Avionics News January 2016 - 18
Stepping up Part 23 panel redundancy
S T O R Y
D A V E
Aviation Products has an enviable presence
in military cockpits and a growing presence
in business aircraft.
For example, L-3 GH-3900 and Trilogy series electronic
standbys bring a variety of business-aircraft cockpits the benefits of glass standby instruments with the same layout, look
and operation as the glass primary flight displays that dominate
In 2015, the company continued to build its line of cockpit
hardware for both Part 25- and Part 23-category aircraft, each
time expanding its reach and enhancing the features set to further increase their appeal. Along the way, L-3 also expanded the
variety of options available to give glass cockpits comparable
glass standby systems.
For the Part 23 fixed-wing and Part 27 rotary-wing segments,
L-3 recently debuted its most-advanced electronic standby unit
yet, the standard-gyro-size Genesis ESI-500.
Not only is it a great fit for panels undergoing retrofit installation of glass flight instruments, it's an ideal size to replace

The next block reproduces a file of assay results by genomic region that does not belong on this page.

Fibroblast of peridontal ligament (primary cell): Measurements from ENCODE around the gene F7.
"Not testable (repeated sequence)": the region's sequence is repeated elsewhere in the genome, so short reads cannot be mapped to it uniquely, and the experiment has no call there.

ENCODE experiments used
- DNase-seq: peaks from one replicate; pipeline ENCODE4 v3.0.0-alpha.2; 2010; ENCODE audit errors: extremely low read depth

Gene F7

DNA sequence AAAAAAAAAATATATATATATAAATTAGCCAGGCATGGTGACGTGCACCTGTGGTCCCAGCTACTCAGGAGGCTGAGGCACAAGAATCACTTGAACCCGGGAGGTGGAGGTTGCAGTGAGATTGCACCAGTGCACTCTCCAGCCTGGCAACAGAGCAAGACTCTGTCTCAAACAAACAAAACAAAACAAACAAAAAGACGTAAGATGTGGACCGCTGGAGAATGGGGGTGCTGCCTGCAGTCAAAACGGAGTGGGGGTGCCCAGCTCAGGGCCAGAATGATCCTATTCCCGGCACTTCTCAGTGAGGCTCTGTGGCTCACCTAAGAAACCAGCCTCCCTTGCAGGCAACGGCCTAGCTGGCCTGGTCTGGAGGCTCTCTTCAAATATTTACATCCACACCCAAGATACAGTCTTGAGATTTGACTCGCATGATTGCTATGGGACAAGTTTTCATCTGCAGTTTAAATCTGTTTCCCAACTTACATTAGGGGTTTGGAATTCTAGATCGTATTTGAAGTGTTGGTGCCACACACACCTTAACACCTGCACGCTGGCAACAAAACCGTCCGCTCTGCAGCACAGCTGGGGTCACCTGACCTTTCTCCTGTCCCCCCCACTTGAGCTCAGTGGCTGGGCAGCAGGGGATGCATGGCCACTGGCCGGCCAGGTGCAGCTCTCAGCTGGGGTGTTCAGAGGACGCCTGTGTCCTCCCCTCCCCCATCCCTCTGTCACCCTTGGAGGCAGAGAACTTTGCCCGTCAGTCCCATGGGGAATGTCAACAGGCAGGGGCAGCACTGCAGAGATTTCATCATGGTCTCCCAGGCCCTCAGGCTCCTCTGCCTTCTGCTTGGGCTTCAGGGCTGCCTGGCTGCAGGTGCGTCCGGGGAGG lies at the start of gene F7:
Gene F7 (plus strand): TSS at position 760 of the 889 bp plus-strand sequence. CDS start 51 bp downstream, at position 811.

the electromechanical three-instrument packs installed in many
aircraft factory built with glass panels. Best of all, it's a standby
instrument with features larger than its panel footprint.
H I G D O N
AN EVOLVED NEED:
GLASS STANDBY FLIGHT INSTRUMENTS
Even before general aviation began its expanding welcome
to options in flight instruments, the traditional standard for
redundancy fell short of both simple and user-friendly.
As electronic panels added features, even standby electronic
instruments tended to lack everything of a full PFD. Thanks
to a number of companies, pilots and aircraft owners enjoy
redundancy options that closely, if not completely, replicate
the digital PFD.
The instant aircraft owners began to shift toward digital flight
instruments from their familiar analog, the old, familiar layers
of redundancy lost the comfort of commonality; for years, every
instrument, flight and air-data, was analog; standby systems
might vary in size, but standby looked and behaved just like the
primary dials in the standard six-pack.
True, the original analog panels generally offered a degree of
For decades, aircraft panels generally sported the same splitsource approach to powering the then-standard three gyros: For
the turn indicator, electricity typically; for the attitude indicator
and directional gyro, air power.